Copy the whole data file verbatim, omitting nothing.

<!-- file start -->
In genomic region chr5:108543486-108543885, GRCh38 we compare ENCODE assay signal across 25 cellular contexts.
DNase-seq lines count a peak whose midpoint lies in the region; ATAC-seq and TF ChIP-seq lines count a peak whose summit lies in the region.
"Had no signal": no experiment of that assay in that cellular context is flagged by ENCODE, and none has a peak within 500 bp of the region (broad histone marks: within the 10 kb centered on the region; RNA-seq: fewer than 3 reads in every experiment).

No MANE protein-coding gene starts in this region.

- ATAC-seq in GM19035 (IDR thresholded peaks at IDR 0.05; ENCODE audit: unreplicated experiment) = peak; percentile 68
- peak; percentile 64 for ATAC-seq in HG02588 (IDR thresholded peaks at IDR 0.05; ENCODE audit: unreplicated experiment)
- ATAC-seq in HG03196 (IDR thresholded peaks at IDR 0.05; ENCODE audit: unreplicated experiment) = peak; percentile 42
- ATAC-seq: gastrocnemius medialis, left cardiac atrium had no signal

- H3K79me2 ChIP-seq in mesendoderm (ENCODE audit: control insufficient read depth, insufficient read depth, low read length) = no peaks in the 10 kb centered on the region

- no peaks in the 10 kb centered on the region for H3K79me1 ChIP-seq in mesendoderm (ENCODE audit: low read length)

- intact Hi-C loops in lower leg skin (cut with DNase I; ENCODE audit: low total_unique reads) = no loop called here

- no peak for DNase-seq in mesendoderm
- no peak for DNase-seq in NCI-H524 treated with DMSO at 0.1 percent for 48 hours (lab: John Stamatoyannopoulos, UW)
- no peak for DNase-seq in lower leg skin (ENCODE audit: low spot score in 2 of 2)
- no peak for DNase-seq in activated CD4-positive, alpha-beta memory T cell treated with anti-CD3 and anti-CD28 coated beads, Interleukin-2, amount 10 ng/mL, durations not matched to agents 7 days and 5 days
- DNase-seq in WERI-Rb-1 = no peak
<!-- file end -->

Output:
In genomic region chr5:108543486-108543885, GRCh38 we compare ENCODE assay signal across 25 cellular contexts.
DNase-seq lines count a peak whose midpoint lies in the region; ATAC-seq and TF ChIP-seq lines count a peak whose summit lies in the region.
"Had no signal": no experiment of that assay in that cellular context is flagged by ENCODE, and none has a peak within 500 bp of the region (broad histone marks: within the 10 kb centered on the region; RNA-seq: fewer than 3 reads in every experiment).

No MANE protein-coding gene starts in this region.

- ATAC-seq in GM19035 (IDR thresholded peaks at IDR 0.05; ENCODE audit: unreplicated experiment) = peak; percentile 68
- peak; percentile 64 for ATAC-seq in HG02588 (IDR thresholded peaks at IDR 0.05; ENCODE audit: unreplicated experiment)
- ATAC-seq in HG03196 (IDR thresholded peaks at IDR 0.05; ENCODE audit: unreplicated experiment) = peak; percentile 42
- ATAC-seq: gastrocnemius medialis, left cardiac atrium had no signal

- H3K79me2 ChIP-seq in mesendoderm (ENCODE audit: control insufficient read depth, insufficient read depth, low read length) = no peaks in the 10 kb centered on the region

- no peaks in the 10 kb centered on the region for H3K79me1 ChIP-seq in mesendoderm (ENCODE audit: low read length)

- intact Hi-C loops in lower leg skin (cut with DNase I; ENCODE audit: low total_unique reads) = no loop called here

- no peak for DNase-seq in mesendoderm
- no peak for DNase-seq in NCI-H524 treated with DMSO at 0.1 percent for 48 hours (lab: John Stamatoyannopoulos, UW)
- no peak for DNase-seq in lower leg skin (ENCODE audit: low spot score in 2 of 2)
- no peak for DNase-seq in activated CD4-positive, alpha-beta memory T cell treated with anti-CD3 and anti-CD28 coated beads, Interleukin-2, amount 10 ng/mL, durations not matched to agents 7 days and 5 days
- DNase-seq in WERI-Rb-1 = no peak